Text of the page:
Many activists and reporters claim we should eat little or no meat to prevent climate change. But instead of presenting arguments, proponents of this radical proposal seek to disqualify their critics with personal attacks.
The Non-GMO Project claims that drought-tolerant crops won't help "feed the world" as climate change threatens crop yields. The evidence says otherwise.
How good is the evidence implicating climate change as a cause of heart attacks? Not very. Let's take a critical look at some of this research.
China is 'seeding' clouds to increase rainfall and fight a severe drought. Will it work? A large body of research shows that soda taxes are ineffective, so why do public health experts continue to endorse them? Finally, has climate change increased the number of heart attacks we suffer? No.
Some 400,000 people attended Woodstock 99 in Rome, New York. The weekend-long music festival ended in preventable disaster, and it offers an important lesson to policymakers and activists eager to ban important technologies.
Climate change is real; we contribute to it. But warmer temperatures aren't driving unprecedented increases in the number of heart attacks we suffer.
Is the climate crisis a population problem or a poverty problem? Are you more disabled as a composer if you are blind or deaf? A Dutch pastime - Uitwaaien Medicare can negotiate prices; what might go wrong?
This summer, there have been more shark sightings, attacks, and public awareness than the summer of “Jaws” in 1975. Systemic infections by fungus are relatively rare in humans (athlete’s foot is a fungal skin infection); one theory holds that our core temperature of 98.6 is a bit too low for most fungal infections to thrive.  What do these two seemingly disparate facts have in common – the role of rising temperatures and humans’ biological niche? According to a new study, our rising temperatures may bring us more intense weather and more intense pathogens.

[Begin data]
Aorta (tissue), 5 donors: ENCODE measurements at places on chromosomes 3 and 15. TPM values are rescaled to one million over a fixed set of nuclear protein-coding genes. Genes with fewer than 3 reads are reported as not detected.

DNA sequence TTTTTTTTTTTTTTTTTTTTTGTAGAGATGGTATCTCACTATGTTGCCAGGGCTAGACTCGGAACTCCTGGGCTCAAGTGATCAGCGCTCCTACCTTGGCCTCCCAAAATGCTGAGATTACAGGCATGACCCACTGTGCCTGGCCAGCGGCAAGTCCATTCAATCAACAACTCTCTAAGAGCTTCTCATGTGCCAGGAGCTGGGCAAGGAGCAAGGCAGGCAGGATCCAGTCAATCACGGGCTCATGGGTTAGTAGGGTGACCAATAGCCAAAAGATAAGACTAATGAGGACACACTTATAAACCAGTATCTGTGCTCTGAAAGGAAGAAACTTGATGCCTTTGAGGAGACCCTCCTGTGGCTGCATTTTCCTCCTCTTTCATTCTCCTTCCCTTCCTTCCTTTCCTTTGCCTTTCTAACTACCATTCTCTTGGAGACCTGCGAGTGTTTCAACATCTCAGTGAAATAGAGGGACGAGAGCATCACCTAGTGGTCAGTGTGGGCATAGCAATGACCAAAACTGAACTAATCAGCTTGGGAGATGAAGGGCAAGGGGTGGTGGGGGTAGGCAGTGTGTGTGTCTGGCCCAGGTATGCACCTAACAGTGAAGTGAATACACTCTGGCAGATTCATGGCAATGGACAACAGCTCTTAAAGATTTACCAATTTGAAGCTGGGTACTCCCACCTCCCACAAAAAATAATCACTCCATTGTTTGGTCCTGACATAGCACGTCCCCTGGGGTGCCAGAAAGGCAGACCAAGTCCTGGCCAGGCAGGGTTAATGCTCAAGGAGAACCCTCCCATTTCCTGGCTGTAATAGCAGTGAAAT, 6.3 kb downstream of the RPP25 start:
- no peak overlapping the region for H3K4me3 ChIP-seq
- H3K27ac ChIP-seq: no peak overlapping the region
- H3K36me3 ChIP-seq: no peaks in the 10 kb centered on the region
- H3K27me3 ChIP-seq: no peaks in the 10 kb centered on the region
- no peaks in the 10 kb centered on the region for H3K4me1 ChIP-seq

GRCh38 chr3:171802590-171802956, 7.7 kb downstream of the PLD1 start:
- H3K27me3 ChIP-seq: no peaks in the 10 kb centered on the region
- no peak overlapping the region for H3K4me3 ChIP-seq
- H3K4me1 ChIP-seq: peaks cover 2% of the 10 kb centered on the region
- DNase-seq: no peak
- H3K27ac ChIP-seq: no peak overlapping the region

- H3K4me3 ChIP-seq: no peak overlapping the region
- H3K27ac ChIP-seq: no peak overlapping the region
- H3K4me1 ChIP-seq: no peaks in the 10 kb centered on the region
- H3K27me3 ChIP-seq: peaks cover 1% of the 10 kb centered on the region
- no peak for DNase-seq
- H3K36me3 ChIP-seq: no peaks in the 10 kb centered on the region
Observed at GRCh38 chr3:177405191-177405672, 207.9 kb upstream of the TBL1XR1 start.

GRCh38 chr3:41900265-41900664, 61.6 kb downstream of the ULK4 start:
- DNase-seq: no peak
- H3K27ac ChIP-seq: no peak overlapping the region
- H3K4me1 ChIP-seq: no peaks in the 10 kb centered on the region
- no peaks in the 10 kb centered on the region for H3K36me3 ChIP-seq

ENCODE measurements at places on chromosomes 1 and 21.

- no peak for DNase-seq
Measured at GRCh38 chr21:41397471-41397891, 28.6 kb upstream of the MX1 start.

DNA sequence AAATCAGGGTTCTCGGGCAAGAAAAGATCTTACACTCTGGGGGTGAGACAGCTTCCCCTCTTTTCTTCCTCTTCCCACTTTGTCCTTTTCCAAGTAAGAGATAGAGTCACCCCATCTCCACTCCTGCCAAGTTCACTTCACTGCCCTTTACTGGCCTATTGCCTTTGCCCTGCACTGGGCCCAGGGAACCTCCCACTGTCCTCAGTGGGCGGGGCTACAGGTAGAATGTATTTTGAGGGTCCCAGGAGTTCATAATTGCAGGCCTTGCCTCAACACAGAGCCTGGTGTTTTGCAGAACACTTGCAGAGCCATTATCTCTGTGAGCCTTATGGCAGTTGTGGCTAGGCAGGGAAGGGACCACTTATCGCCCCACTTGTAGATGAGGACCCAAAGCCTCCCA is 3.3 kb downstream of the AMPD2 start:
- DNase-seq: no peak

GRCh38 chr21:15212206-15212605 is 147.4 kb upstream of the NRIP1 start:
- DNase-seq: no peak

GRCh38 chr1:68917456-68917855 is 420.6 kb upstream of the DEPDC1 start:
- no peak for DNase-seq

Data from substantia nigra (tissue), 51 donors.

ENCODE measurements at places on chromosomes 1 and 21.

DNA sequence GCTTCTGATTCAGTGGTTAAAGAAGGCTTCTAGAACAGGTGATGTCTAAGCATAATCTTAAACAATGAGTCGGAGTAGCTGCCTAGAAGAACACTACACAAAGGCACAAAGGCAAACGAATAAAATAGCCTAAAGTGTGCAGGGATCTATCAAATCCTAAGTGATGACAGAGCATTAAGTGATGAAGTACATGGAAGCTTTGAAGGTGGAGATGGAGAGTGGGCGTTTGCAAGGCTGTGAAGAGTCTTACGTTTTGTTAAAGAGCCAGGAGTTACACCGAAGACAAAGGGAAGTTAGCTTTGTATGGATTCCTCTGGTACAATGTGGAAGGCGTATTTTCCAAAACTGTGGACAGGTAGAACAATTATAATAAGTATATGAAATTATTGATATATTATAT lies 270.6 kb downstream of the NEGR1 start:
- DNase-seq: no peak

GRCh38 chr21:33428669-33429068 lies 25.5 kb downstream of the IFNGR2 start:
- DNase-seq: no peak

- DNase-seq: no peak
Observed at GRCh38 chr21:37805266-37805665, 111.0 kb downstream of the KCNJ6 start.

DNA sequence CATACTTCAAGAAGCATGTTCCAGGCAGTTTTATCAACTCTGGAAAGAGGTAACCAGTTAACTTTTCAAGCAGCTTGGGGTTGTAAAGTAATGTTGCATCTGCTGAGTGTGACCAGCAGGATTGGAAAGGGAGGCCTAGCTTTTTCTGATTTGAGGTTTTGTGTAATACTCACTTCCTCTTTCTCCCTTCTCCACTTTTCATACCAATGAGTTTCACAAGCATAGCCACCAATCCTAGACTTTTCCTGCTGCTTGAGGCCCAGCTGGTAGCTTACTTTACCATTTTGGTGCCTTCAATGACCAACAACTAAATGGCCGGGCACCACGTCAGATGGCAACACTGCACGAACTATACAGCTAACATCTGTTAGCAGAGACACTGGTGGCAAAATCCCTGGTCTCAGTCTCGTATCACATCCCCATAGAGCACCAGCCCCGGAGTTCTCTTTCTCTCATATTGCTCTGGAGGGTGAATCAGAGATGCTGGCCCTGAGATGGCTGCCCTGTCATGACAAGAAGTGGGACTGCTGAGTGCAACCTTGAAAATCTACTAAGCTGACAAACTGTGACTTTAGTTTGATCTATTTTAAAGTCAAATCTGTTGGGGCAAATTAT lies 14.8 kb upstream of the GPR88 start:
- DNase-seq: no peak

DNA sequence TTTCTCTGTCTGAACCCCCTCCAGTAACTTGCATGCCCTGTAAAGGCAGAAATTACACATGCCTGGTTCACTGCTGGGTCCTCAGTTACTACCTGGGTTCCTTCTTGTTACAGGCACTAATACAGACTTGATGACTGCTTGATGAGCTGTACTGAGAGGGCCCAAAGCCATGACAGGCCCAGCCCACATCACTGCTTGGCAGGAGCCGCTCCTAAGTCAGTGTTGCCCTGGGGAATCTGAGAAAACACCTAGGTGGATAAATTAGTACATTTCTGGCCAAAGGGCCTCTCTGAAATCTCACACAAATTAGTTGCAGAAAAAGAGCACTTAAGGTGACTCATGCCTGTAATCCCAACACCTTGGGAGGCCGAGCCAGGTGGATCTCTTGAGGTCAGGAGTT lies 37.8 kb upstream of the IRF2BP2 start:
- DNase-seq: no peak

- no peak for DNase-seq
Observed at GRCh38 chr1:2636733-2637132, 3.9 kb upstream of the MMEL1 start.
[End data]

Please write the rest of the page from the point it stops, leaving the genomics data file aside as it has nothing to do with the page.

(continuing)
"Climate-anxious" college students are pushing to have low-risk pesticides banned from their campuses. Meanwhile, states that have legalized recreational marijuana use are concerned that their new policy may cause more car accidents. We examine the science behind both stories on episode 14 of the Science Dispatch podcast.
Climate change has now largely supplanted COVID as the main source of hand-wringing and angst in the popular press. Carbon is directly involved in climate change through carbon dioxide (CO2) and airborne elemental carbon particles (EC). COVID-19 has an indirect impact as well. Here I add some details to the fray to insert some clarity and reason.
Suffering from "climate anxiety," some of America's entitled college students are working to get low-risk pesticides banned from their campuses, in a bid to slow global warming. They all need therapy and a basic science lesson.
A new mathematical exercise suggests that if we stop eating beef and simply substitute beans, we can reduce our greenhouse gas (GHG) emissions by 75%. The math is good. But the assumptions? Not so much.